I’m being told the copper heat exchanger on my heater may be going bad and keeps reintroducing copper into my pool , I have treated my pool with ascorbic acid and metal out 4 times as directed and each time it has cleared the pool up very nice , only to have the green tint return after we add chlorine. No one can tell me how to tell if it is the heater . Please help , a new heater is $2800 and I’ve spent $325 on chemicals and still have the issue . Thank you
Barack James (author) from Green City in the Sun on May 12, 2020:
Bright green colour means your water has Copper metal and has been oxidized by chlorine. You can use Proteam Metal Magic to remove Copper compounds via the filter to avoid more green stain.
If you plan to use the heated copper pipe, you will have to add a given amount of Proteam Metal Magic on a monthly basis to avoid more metal stains.
No, it's not safe to swim in a pool with metal stain.
Jessica Wright on May 12, 2020:
My husband and kids set an experiment up to heat the pool water via heated copper piping, the pool water is now bright grren. 2 things how do we get rid of that and secondly is it safe to swim in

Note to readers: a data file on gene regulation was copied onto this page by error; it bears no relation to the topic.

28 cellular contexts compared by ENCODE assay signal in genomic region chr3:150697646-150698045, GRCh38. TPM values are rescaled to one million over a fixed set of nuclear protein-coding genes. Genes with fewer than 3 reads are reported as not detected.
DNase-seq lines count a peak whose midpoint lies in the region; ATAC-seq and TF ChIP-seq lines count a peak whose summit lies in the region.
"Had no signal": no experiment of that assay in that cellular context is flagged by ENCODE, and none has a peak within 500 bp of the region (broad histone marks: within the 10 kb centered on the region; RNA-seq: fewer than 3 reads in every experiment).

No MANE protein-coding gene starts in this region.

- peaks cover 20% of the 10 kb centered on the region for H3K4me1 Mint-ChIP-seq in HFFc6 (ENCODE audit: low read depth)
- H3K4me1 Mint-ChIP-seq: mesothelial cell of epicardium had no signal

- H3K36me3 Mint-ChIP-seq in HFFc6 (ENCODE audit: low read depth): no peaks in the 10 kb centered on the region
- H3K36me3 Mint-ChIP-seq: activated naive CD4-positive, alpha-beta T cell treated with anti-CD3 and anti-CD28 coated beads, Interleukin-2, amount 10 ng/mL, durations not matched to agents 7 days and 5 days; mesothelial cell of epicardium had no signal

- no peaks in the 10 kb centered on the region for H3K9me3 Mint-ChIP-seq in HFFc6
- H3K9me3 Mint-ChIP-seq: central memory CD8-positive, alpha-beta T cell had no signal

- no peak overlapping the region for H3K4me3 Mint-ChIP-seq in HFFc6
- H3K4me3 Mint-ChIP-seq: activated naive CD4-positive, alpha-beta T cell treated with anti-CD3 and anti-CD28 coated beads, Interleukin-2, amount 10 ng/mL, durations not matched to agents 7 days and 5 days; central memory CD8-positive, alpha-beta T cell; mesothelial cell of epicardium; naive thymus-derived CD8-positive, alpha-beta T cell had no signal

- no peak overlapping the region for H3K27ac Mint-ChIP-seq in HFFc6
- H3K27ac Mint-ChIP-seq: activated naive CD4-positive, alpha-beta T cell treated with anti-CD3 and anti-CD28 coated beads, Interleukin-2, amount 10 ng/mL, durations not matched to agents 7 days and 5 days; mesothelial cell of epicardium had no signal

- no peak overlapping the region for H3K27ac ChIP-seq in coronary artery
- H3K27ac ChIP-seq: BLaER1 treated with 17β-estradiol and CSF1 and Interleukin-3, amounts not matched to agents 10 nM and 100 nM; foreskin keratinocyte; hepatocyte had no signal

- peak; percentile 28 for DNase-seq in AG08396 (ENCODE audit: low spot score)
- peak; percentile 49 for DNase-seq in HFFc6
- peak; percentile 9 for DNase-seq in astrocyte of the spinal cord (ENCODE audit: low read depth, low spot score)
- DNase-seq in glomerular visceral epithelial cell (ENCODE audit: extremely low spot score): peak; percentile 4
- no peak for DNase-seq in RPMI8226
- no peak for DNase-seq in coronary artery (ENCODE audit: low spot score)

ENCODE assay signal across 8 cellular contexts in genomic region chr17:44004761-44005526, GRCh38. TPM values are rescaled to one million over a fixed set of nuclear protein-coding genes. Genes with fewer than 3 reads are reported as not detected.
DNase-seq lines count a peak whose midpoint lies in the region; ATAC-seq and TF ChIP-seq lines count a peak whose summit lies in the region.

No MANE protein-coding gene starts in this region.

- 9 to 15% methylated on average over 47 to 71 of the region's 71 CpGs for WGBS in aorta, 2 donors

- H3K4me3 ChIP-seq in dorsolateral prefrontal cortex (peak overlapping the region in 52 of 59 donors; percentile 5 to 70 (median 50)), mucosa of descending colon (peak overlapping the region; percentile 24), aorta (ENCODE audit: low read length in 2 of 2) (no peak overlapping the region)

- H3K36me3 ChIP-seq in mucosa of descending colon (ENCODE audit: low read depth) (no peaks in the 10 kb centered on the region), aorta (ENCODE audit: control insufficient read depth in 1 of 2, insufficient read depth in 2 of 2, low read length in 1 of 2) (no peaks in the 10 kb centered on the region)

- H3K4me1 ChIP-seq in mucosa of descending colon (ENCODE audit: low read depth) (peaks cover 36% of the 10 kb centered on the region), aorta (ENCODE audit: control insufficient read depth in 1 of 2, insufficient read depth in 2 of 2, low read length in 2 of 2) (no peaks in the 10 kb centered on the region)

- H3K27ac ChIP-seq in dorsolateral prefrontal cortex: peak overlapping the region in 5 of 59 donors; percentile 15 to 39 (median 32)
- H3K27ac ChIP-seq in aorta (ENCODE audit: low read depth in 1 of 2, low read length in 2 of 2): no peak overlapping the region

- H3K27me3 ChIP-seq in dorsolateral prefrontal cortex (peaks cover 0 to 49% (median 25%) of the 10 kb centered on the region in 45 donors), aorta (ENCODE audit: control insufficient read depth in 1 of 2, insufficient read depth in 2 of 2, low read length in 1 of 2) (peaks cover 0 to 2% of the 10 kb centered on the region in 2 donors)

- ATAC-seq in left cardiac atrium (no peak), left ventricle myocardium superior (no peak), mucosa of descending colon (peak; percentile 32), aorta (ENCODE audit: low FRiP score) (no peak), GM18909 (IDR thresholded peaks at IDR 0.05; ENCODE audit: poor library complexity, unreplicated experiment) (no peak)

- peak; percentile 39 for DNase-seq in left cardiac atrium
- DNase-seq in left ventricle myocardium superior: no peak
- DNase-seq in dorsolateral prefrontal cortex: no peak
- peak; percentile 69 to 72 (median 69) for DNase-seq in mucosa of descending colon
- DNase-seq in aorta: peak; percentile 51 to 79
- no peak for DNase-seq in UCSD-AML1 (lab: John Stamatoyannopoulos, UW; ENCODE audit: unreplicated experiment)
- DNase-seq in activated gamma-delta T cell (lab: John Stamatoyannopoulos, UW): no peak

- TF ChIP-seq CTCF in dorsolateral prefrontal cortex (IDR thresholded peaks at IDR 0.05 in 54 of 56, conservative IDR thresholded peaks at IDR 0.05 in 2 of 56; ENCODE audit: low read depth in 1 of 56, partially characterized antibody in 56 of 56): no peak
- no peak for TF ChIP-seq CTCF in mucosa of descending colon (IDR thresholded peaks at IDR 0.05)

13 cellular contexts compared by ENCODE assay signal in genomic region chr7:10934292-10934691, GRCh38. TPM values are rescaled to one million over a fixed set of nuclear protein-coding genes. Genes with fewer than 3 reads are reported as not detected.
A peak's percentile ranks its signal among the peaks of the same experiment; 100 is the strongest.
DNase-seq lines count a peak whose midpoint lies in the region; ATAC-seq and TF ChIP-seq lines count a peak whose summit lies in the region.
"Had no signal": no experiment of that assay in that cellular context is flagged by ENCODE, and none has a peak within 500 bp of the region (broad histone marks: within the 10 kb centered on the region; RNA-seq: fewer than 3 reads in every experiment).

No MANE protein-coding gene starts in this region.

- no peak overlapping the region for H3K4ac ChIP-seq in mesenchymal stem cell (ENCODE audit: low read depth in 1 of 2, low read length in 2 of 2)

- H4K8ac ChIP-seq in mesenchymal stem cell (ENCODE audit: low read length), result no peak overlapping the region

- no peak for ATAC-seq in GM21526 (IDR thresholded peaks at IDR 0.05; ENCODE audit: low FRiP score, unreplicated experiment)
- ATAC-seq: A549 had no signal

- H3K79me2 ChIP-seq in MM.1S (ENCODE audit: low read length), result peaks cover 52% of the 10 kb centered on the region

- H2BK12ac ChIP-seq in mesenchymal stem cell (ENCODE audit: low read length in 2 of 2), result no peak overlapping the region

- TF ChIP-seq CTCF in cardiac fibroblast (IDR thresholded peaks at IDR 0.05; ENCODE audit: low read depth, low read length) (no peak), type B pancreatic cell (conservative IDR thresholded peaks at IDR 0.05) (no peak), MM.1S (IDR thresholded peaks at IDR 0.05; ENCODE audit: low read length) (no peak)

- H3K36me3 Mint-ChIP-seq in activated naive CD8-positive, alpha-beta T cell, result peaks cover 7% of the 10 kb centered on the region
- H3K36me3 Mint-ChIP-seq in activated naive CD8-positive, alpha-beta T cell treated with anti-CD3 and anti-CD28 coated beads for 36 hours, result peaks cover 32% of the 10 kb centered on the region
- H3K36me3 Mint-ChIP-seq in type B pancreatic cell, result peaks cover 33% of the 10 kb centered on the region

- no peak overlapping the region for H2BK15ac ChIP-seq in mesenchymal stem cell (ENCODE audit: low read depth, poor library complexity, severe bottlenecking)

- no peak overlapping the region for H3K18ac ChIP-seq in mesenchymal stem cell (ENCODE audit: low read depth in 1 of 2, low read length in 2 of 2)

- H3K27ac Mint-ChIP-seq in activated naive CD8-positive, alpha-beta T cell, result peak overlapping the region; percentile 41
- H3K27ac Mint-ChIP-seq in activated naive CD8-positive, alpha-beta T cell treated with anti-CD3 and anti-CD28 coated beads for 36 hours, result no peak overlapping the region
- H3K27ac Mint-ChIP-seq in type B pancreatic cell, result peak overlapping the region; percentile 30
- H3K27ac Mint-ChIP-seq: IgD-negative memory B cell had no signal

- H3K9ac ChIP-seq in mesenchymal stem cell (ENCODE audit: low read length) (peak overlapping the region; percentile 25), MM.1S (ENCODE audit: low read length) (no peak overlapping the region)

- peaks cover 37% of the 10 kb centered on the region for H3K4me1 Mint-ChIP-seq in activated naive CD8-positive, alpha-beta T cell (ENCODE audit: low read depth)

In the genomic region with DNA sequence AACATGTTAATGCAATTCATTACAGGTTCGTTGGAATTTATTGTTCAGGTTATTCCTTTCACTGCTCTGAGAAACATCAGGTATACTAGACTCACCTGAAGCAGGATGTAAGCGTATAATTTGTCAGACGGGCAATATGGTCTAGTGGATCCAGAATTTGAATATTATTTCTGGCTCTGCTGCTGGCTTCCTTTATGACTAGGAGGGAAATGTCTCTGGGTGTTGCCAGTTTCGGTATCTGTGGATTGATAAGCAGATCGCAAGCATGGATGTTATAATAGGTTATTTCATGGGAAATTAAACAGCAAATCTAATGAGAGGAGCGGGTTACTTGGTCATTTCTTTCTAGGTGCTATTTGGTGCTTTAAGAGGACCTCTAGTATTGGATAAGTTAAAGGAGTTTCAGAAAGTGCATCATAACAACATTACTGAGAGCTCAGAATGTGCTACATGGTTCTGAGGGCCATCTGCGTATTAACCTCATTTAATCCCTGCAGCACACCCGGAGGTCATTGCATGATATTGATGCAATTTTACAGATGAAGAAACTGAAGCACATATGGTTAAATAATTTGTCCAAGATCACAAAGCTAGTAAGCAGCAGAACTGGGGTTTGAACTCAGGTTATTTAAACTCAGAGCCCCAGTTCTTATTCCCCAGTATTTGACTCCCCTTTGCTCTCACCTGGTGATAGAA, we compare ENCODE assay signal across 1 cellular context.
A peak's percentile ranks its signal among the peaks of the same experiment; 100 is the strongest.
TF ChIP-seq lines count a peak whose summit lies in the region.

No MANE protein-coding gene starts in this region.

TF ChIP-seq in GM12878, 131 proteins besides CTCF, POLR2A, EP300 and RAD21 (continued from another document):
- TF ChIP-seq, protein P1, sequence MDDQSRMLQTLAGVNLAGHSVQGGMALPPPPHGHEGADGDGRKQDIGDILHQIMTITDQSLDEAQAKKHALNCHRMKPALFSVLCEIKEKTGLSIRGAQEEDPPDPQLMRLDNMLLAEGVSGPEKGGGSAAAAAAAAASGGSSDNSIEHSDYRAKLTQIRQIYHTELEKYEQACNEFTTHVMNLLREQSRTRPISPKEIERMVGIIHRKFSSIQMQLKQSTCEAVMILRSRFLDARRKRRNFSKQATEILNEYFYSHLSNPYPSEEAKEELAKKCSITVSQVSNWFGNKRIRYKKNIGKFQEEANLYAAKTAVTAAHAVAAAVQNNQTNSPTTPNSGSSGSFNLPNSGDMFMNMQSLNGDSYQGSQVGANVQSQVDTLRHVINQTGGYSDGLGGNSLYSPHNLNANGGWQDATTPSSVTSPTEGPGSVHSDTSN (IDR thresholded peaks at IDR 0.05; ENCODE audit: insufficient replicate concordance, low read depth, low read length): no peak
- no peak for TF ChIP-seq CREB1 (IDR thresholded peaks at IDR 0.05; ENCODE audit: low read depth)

Barack James (author) from Green City in the Sun on April 11, 2020:
Before adding chlorine, you need to be sure you are dealing with green algae and not copper metal stains. If your pool turned light green only after adding chlorine, you are dealing with metal stains and you need ascorbic acid treatment which you can access via above link in this article.
However, if you know it's green algae, you need to add lots of liquid chlorine to raise and maintain free chlorine level between 8-12ppm until you see no more algae; meaning you will have to test your FCL at least more than once a day and top it up to 12ppm if it goes below 8ppm until you clear all the agae.
Maynor on April 11, 2020:
My pool is green I put chlorine and algae iit and it still green Help
Justin Fairley on October 13, 2019:
thank you, I will try the metal magic.
Barack James (author) from Green City in the Sun on October 12, 2019:
Brown color stain formed when you add chlorine means you have iron metal components in your water. Metals are common when you use borehole water or untreated municipal water as your pool fillwater. You can use metal sequester or metal magic by pro team to remove metals through the filter.
Justin Fairley on October 12, 2019:
Hi have had a problem this summer with pool liner turning brown after adding chlorine. I added ascorbic acid and it removes it but still keeps returning when more chlorine is added. I did take a water sample to my local pool shop and they said there was no sign of metal in the water.
They did recommend I partially drain the pool. Any ideas?